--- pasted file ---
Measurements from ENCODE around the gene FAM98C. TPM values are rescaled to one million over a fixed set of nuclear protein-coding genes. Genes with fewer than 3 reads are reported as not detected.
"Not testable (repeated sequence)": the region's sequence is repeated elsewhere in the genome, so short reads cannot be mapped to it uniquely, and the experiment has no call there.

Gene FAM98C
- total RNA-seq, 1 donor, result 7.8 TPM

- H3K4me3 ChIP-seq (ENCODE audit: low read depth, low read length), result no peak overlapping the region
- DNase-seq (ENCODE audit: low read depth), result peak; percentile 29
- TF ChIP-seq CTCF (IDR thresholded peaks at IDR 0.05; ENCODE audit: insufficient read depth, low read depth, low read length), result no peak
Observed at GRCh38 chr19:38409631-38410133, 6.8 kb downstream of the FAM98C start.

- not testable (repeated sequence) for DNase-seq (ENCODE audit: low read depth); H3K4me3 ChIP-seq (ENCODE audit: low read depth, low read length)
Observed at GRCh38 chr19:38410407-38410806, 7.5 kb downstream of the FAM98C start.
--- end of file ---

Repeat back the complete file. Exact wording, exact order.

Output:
Measurements from ENCODE around the gene FAM98C. TPM values are rescaled to one million over a fixed set of nuclear protein-coding genes. Genes with fewer than 3 reads are reported as not detected.
"Not testable (repeated sequence)": the region's sequence is repeated elsewhere in the genome, so short reads cannot be mapped to it uniquely, and the experiment has no call there.

Gene FAM98C
- total RNA-seq, 1 donor, result 7.8 TPM

- H3K4me3 ChIP-seq (ENCODE audit: low read depth, low read length), result no peak overlapping the region
- DNase-seq (ENCODE audit: low read depth), result peak; percentile 29
- TF ChIP-seq CTCF (IDR thresholded peaks at IDR 0.05; ENCODE audit: insufficient read depth, low read depth, low read length), result no peak
Observed at GRCh38 chr19:38409631-38410133, 6.8 kb downstream of the FAM98C start.

- not testable (repeated sequence) for DNase-seq (ENCODE audit: low read depth); H3K4me3 ChIP-seq (ENCODE audit: low read depth, low read length)
Observed at GRCh38 chr19:38410407-38410806, 7.5 kb downstream of the FAM98C start.